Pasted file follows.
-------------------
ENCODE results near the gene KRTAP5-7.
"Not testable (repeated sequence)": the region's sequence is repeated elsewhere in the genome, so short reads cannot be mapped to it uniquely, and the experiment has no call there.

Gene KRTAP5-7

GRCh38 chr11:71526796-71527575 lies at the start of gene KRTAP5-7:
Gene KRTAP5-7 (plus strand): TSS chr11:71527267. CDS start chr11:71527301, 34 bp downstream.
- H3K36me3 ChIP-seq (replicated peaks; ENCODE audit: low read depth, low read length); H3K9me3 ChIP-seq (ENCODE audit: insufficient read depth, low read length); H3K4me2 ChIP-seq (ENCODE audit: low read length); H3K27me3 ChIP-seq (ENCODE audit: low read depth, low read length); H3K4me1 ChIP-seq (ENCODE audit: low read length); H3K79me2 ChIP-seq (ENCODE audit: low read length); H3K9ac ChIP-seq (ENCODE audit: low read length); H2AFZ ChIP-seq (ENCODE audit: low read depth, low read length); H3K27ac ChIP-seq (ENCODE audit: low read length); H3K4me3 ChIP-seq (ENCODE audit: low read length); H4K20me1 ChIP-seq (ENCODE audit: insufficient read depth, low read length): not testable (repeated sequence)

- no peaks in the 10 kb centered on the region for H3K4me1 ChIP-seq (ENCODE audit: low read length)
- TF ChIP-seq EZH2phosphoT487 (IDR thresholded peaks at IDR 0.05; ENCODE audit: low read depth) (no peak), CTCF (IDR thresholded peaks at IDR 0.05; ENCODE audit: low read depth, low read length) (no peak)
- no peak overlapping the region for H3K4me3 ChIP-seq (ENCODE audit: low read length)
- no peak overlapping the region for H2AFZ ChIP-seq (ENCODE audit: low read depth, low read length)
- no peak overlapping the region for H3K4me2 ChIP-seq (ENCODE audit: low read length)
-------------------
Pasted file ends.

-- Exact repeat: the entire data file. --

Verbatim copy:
ENCODE results near the gene KRTAP5-7.
"Not testable (repeated sequence)": the region's sequence is repeated elsewhere in the genome, so short reads cannot be mapped to it uniquely, and the experiment has no call there.

Gene KRTAP5-7

GRCh38 chr11:71526796-71527575 lies at the start of gene KRTAP5-7:
Gene KRTAP5-7 (plus strand): TSS chr11:71527267. CDS start chr11:71527301, 34 bp downstream.
- H3K36me3 ChIP-seq (replicated peaks; ENCODE audit: low read depth, low read length); H3K9me3 ChIP-seq (ENCODE audit: insufficient read depth, low read length); H3K4me2 ChIP-seq (ENCODE audit: low read length); H3K27me3 ChIP-seq (ENCODE audit: low read depth, low read length); H3K4me1 ChIP-seq (ENCODE audit: low read length); H3K79me2 ChIP-seq (ENCODE audit: low read length); H3K9ac ChIP-seq (ENCODE audit: low read length); H2AFZ ChIP-seq (ENCODE audit: low read depth, low read length); H3K27ac ChIP-seq (ENCODE audit: low read length); H3K4me3 ChIP-seq (ENCODE audit: low read length); H4K20me1 ChIP-seq (ENCODE audit: insufficient read depth, low read length): not testable (repeated sequence)

- no peaks in the 10 kb centered on the region for H3K4me1 ChIP-seq (ENCODE audit: low read length)
- TF ChIP-seq EZH2phosphoT487 (IDR thresholded peaks at IDR 0.05; ENCODE audit: low read depth) (no peak), CTCF (IDR thresholded peaks at IDR 0.05; ENCODE audit: low read depth, low read length) (no peak)
- no peak overlapping the region for H3K4me3 ChIP-seq (ENCODE audit: low read length)
- no peak overlapping the region for H2AFZ ChIP-seq (ENCODE audit: low read depth, low read length)
- no peak overlapping the region for H3K4me2 ChIP-seq (ENCODE audit: low read length)